By Amy Goodman


 
Award-winning journalist and Democracy Now! host Amy Goodman records a podcast in conjunction with her weekly column, which you can read here: www.democracynow.org/blog
July 31, 2014
By Amy Goodman with Denis Moynihan
The Israeli assault on the Palestinian people in the Gaza Strip has entered its fourth week. This military attack, waged by land, sea and air, has been going on longer than the devastating assault in 2008/2009, which killed more than 1,400 Palestinians. The death toll in this current attack is at least 1,300, overwhelmingly civilians. As this column was being written, the United Nations confirmed that a U.N. school in Gaza, where thousands of civilians were seeking shelter, was bombed by the Israeli Defense Forces, killing at least 20 people. The United Nations said it reported the exact coordinates of the shelter to the Israeli military 17 times. Continue reading “”

Not Just Another Brick In The Geopolitical Wall

By leveraging its ties with non-western powers, BRICS can check US hegemony

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A different worldview?BRICS leaders profess a shared vision of inclusive global growth and the rapid socio-economic transformation of their own nations. Photo: Roberto Stuckert Filho/PR
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Building blocks?The BRICS bank will give priority to loans for developing countries to finance infrastructure projects and environmentally sustainable development. Photo: Media Club South Africa

Continue reading “Not Just Another Brick In The Geopolitical Wall”

1134 – lives not numbers

A group exhibition dedicated to the lost garment workers of Bangladesh.

Photo: Taslima Akhter
Photo: Taslima Akhter

Still haunted by the memories. When I close my eyes I see the procession of corpses, following me behind, taunting my sense of responsibility. 24th April, 2013, Rana Plaza collapses, 1134 lost to senseless greed, lives lost due to collective negligence. A dark day in the history of garments workers lives, a nightmare which will terrorize us for the rest of our lives.? Amongst the rubble, hidden beneath the stones, beams and bricks, thousands of workers lie enveloped in darkness, their dreams crushed under the weight of our negligence.

Continue reading “1134 – lives not numbers”

THE DREAM BOAT

A boatload of refugees making the 200-mile journey to Christmas Island.

THE DREAM BOAT

By LUKE MOGELSONMore than a thousand refugees have died trying to reach Christmas Island. But faced with unbearable conditions at home, they keep coming.Photographs by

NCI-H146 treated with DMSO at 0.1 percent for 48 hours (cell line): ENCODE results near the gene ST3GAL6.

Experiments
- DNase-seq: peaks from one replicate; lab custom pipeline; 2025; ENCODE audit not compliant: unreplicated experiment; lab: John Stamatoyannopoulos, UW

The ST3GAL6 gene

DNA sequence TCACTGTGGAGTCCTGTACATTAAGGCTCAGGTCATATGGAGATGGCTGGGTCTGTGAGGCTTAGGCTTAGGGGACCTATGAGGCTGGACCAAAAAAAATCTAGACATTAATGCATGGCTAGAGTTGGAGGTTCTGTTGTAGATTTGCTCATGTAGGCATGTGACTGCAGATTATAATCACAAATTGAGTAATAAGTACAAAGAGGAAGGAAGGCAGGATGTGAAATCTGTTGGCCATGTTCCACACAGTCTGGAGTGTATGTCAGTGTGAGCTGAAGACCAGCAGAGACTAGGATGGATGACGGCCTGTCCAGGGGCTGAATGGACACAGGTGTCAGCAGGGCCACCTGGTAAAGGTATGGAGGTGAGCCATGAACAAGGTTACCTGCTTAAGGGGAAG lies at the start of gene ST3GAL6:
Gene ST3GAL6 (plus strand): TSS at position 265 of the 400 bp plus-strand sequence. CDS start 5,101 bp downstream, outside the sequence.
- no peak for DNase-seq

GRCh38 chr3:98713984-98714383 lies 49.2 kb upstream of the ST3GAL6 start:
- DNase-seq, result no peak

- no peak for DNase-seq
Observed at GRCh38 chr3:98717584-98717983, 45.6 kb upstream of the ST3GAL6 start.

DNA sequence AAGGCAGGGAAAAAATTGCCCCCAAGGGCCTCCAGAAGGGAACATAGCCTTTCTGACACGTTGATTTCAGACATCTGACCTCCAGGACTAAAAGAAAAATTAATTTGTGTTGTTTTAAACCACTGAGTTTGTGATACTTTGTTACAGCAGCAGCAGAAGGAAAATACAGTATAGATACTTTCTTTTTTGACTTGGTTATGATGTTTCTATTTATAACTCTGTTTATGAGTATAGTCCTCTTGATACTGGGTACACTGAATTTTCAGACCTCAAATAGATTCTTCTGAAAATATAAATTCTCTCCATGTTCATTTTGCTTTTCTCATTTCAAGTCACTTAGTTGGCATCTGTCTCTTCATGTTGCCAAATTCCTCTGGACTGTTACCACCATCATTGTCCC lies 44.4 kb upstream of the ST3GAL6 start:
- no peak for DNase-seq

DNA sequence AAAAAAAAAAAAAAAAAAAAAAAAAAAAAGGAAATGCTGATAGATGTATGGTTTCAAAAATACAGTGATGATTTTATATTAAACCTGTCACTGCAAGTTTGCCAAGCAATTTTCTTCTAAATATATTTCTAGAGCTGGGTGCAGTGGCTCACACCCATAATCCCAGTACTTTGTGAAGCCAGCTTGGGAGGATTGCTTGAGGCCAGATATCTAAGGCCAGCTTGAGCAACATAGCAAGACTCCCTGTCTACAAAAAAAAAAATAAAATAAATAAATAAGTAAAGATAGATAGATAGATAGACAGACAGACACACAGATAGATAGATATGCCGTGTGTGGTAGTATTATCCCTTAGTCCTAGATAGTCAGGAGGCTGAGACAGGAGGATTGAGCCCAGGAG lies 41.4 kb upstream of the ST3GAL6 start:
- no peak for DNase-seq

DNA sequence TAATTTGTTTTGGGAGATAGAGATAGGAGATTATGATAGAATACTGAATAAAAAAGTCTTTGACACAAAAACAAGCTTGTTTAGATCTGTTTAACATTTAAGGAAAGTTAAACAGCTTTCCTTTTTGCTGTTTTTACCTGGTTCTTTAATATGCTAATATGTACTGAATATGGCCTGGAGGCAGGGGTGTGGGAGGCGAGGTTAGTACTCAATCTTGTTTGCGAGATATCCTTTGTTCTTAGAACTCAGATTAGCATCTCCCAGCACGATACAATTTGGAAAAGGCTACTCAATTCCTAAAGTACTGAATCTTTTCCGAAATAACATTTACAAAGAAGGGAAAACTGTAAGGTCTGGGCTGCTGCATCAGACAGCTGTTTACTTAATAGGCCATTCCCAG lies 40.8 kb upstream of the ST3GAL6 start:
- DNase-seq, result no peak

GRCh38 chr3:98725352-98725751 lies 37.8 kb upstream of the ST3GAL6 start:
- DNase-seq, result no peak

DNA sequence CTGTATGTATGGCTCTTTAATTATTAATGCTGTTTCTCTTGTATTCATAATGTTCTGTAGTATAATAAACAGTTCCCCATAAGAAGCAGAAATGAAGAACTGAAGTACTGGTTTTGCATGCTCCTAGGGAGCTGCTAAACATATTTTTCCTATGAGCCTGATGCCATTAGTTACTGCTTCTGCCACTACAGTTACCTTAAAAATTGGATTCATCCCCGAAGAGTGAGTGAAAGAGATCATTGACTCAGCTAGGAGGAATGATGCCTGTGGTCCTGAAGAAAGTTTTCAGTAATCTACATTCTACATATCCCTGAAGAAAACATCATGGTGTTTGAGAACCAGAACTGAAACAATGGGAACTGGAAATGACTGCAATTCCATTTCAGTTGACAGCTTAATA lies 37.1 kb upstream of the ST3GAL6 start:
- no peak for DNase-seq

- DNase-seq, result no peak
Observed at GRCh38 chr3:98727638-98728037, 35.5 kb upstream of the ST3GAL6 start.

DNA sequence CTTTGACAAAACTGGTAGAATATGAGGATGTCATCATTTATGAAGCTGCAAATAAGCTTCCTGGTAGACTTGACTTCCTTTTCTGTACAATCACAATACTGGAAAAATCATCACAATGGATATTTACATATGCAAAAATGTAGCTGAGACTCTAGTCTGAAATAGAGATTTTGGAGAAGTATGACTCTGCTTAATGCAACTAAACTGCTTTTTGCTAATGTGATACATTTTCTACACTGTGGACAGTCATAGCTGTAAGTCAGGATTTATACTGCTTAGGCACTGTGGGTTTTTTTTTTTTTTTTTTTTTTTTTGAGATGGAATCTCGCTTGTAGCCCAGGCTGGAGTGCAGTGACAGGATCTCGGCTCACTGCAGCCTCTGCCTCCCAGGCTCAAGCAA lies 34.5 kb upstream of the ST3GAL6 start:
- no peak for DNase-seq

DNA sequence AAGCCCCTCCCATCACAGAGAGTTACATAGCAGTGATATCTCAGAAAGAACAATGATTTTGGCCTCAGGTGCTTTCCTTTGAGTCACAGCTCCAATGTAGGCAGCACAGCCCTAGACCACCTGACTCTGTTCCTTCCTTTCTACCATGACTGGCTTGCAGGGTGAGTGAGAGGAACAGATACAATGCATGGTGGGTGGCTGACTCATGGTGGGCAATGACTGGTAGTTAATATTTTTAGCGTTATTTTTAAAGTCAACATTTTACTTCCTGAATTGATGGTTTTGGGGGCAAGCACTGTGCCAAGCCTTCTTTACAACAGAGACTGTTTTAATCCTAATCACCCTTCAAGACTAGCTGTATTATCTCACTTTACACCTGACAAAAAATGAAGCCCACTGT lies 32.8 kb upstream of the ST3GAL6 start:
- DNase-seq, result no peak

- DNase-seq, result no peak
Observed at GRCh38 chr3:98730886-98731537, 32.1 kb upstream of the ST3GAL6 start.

JOEL VAN HOUDT

BY LUKE MOGELSON
PHOTOGRAPHS BY JOEL VAN HOUDT

November 15, 2013

It?s about a two-and-a-half-hour drive, normally, from Indonesia?s capital city, Jakarta, to the southern coast of Java. In one of the many trucks that make the trip each month, loaded with asylum seekers from the Middle East and Central Asia, it takes a little longer. From the bed of the truck, the view is limited to a night sky punctuated by fleeting glimpses of high-rise buildings, overpasses, traffic signs and tollbooths. It is difficult to make out, among the human cargo, much more than the vague shapes of bodies, the floating tips of cigarettes. When you pass beneath a street lamp, though, or an illuminated billboard, the faces thrown into relief are all alive with expectation. Eventually, the urban pulse subsides; the commotion of the freeway fades. The drooping wires give way to darkly looming palms. You begin to notice birds, and you can smell the sea. Continue reading “THE DREAM BOAT”

The Trial of Tony Blair

Channel 4. 2007

A very well made film. Fiction, but too close to the truth to be comfortable. I can’t believe this film hasn’t gone viral. Are people even scared of watching a spoof? C’mon folks. Share this widely.?

The message sent by America?s invisible victims

As two more Afghan children are liberated (from their lives) by NATO this weekend, a new film examines the effects of endless US aggression

The Blood Telegram: Nixon, Kissinger and a Forgotten Genocide.

?By Gary Bass. The Economist

UNTIL 1971 Pakistan was made up of two parts: west and east. Both Muslim-dominated territories were born out of India?s bloody partition 24 years earlier, though they existed awkwardly 1,600km apart, divided by hostile Indian territory. Relations between the two halves were always poor. The west dominated: it had the capital, Islamabad, and greater political, economic and military clout. Its more warlike Pashtuns and prosperous Punjabis, among others, looked down on Bengali easterners as passive and backward. Continue reading “The Blood Telegram: Nixon, Kissinger and a Forgotten Genocide.”